Murray Tinkelman is a legendary illustrator. I first stumbled across his work while I was attending Art Center back in the day. He was always featured in the Illustrators Annuals and always being awarded something Gold. I worked a lot in pen and ink in those days and he was the master of the “nib”. To quote his website “His illustrations have appeared in a variety of publications such as Atlantic Monthly, The New York Times, and The Washington Post. Tinkelman has been commissioned by The National Park Service to do drawings and paintings of National Parks and Monuments and by The U.S. Air Force to be an artist-reporter on specific missions. He has had a one-man exhibit of his baseball art at The National Baseball Hall of Fame and Museum in Cooperstown, New York in 1994 and The United States Sports Academy in Daphne, Alabama in 1995. His work is represented in the permanent collections of the Brooklyn Museum, the Delaware Art Museum, the International Photography Hall of Fame & Museum, and the New Britain Museum of American Art.
I sat down with Murray a short while ago and we talked for an hour about many subjects. This is the first part of those talks which I will post over the coming weeks. This conversation is about his University of Hartford Master Class in Illustration
How does your program at the University of Hartford work?
We meet “nose to nose” three times a year. The students open the program with two weeks at the Hartford campus. We are all at the same motel. We have beautiful studios and facilities. The significant change to this program as opposed to my previous programs is I asked the teachers to not come in with a “one size fits all” assignment for the students. Remember, these are professionals. The mission is to find out where the students want to go. How they can do what they want to do but never had the opportunity.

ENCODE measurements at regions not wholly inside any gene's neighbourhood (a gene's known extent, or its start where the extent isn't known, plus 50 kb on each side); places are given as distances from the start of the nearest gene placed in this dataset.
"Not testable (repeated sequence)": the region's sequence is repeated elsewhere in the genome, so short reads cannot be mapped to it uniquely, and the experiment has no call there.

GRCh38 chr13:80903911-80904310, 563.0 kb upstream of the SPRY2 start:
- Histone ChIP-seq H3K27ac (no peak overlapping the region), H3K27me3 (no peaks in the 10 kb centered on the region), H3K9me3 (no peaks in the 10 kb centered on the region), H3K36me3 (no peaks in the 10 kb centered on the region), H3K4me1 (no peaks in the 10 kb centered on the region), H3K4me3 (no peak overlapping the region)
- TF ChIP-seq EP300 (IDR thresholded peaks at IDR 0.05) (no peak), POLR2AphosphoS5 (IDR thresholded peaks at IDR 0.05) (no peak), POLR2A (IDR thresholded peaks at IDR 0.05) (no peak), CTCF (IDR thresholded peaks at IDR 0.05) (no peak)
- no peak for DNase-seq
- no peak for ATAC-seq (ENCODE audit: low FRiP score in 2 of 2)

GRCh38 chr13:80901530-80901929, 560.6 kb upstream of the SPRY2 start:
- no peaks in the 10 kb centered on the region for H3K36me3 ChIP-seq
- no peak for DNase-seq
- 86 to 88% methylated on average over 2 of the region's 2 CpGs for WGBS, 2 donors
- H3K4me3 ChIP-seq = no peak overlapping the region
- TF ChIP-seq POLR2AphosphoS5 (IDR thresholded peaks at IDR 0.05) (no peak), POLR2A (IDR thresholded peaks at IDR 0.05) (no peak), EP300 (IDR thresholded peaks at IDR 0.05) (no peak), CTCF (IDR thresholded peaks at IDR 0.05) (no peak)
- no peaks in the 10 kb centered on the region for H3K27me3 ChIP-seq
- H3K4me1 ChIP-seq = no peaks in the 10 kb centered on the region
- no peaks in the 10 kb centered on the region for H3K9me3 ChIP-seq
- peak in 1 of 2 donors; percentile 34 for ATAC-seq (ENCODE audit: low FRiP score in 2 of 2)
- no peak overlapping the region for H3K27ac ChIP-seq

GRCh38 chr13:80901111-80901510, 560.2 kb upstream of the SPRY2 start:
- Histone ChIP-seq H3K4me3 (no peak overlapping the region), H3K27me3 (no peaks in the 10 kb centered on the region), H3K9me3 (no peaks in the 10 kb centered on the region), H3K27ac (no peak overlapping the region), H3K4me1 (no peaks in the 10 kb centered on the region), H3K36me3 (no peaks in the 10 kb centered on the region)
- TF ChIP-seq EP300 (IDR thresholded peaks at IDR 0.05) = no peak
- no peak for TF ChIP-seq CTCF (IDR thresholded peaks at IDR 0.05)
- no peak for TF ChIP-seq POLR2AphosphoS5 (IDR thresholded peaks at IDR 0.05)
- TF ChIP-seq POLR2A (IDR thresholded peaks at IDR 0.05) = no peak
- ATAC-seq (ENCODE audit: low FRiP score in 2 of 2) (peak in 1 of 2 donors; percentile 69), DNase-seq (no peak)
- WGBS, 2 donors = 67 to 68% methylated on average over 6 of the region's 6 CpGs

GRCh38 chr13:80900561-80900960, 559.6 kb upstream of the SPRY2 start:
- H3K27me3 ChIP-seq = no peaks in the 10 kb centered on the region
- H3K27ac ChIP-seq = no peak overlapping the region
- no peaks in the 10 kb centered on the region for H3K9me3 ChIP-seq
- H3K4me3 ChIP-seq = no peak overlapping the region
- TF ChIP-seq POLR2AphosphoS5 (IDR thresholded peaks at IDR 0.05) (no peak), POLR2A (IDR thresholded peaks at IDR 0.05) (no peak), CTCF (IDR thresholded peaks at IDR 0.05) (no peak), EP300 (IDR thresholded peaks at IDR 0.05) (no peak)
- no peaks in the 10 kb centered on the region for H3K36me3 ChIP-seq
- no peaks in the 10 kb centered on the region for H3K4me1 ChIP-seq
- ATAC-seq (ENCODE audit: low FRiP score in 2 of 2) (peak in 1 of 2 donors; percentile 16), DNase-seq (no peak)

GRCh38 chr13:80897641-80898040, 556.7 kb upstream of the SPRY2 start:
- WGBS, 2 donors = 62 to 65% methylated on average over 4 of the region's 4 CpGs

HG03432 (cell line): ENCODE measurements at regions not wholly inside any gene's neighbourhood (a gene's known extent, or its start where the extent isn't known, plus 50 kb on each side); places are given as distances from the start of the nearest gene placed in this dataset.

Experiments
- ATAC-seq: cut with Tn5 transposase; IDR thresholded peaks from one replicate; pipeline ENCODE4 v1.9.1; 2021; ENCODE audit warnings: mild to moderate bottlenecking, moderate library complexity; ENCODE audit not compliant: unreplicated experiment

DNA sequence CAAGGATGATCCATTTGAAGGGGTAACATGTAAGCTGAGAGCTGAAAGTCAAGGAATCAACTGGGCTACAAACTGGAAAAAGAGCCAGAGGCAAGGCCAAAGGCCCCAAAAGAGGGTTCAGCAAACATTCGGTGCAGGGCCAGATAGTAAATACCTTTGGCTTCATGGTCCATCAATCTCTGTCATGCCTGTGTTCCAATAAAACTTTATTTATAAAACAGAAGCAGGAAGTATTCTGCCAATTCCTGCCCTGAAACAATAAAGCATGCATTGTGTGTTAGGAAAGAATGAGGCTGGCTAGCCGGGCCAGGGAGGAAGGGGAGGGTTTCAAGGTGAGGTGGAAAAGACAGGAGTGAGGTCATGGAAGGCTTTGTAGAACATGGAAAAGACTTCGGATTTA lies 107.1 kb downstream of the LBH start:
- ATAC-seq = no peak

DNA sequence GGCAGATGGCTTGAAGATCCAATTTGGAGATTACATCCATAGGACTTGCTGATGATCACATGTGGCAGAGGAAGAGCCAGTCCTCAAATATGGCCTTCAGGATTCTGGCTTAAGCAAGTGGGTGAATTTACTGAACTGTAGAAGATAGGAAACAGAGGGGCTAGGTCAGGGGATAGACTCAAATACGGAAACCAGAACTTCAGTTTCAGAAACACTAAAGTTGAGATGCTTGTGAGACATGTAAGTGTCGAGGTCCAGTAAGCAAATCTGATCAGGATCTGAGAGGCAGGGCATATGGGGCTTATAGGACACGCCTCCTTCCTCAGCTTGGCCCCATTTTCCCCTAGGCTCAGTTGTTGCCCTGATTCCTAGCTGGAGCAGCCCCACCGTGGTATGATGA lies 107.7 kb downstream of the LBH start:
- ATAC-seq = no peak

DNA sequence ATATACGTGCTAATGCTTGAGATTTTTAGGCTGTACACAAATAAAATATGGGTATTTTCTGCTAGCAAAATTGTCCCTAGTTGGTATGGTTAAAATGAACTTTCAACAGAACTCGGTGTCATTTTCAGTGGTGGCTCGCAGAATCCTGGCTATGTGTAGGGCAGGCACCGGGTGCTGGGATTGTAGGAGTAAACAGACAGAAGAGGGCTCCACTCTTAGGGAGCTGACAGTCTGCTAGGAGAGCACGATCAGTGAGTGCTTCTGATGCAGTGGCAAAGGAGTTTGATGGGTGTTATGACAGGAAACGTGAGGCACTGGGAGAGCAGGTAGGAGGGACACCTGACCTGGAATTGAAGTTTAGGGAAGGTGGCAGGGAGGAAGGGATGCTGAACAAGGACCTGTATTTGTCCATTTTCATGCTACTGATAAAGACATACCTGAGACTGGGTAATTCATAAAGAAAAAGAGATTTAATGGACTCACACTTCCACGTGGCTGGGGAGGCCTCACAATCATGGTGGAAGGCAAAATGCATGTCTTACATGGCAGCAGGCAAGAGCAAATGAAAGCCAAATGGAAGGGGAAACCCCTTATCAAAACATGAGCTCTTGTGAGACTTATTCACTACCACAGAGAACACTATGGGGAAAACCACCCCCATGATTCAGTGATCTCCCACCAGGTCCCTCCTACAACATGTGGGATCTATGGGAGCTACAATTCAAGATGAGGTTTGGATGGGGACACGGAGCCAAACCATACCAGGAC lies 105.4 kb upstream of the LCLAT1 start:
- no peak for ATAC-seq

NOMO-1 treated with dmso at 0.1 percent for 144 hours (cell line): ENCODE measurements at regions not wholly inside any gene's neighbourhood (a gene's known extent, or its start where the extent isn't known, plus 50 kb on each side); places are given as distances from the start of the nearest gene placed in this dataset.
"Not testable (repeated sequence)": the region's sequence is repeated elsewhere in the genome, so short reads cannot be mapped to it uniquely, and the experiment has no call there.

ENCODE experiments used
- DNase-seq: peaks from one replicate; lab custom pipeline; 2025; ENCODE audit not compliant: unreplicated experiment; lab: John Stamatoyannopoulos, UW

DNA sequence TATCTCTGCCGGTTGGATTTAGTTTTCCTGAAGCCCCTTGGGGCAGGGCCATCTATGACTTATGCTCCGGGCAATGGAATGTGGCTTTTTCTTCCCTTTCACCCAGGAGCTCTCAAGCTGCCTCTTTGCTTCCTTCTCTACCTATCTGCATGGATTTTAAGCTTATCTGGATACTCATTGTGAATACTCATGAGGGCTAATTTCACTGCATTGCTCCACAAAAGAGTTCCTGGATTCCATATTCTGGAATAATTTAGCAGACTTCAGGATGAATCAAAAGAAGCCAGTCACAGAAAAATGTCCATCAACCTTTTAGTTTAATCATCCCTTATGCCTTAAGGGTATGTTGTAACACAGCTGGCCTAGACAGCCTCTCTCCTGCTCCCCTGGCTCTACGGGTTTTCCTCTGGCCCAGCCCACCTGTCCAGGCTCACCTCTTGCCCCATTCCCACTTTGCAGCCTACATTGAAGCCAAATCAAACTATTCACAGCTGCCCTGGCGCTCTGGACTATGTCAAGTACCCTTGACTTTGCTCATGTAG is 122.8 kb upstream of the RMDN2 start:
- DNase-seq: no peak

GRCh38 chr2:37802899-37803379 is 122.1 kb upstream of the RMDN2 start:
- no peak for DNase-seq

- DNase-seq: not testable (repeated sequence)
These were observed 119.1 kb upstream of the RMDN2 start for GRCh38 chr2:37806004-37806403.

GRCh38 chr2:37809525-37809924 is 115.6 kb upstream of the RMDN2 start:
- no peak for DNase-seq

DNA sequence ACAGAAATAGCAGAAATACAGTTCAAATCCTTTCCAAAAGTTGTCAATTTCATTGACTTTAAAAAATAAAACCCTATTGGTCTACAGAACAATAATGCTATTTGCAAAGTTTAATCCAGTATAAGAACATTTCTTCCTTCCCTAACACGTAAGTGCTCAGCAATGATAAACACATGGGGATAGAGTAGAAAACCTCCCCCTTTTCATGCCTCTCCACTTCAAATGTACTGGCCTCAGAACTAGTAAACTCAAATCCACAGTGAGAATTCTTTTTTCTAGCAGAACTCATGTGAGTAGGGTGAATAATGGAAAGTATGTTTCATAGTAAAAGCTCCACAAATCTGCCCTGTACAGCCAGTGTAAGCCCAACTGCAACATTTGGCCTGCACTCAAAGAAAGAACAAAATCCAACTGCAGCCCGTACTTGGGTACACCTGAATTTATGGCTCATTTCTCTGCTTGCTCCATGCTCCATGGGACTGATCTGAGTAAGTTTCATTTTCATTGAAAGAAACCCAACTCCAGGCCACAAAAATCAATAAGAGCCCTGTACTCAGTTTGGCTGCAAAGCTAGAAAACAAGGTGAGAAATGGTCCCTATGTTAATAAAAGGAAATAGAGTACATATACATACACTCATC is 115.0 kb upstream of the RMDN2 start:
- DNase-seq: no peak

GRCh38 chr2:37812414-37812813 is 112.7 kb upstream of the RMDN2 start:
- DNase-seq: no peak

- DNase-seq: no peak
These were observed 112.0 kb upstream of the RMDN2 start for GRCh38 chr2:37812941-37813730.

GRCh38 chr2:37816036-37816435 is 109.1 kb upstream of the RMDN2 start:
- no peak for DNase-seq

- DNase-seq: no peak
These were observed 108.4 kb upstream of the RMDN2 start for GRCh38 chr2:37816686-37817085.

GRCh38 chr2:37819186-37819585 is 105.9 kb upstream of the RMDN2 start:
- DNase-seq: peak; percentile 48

Ok, so you meet three times a year, do they students do work in between?
No, they are having their work reviewed. Remember they are professionals and have jobs, families, etc. Essentially they do their work and we have extensive critiques when we meet. They can send work online or by mail, but we don’t discuss it in detail until we meet. The assignment is something like “historical illustrators”, meaning you choose a popular illustrator from an era between 1900-1950. You do a cover illustration of a significant figure of an era between those years in the illustrator’s style. An example would be an illustration of Bob Dylan for the cover of Rolling Stone in the style of Peter Maxx. Now the idea behind that is not to make an imitation Peter Maxx or whoever, but it’s the research of looking thru the artwork and seeing who they identify with and what makes the work tick. And by executing a piece of artwork in that general style it becomes a valuable experience.
How long is the program?
Two years and a third summer…and we’ve never lost a student. We have a thesis show at the end of the program at the Hartford campus.The installation is glorious, the facility is really first rate New York quality “hotshot” gallery. We do it in the summer…and the thesis instead of being a written tome, some high-falutin concept is a body of work, the thesis is about what the student has always wanted to do but never had the opportunity to. It’s where they want their career to move. For instance, Leslie Cober (Leslie Cober-Gentry is the daughter of legendary illustrator Alan Cober) did a wonderful concept called “Thumbsucker”, about a little girl who sucks her thumb. She did a children’s book on that concept and now she’s marketing it…I’ll bet she sells it! Other students might do prints of historical places in the country, 8-9 architectural sites. The thesis must be approved by me and another thesis advisor. The program has been a great success.
I will leave you all with that thought as it is a good place to stop. More from my interview to come so keep following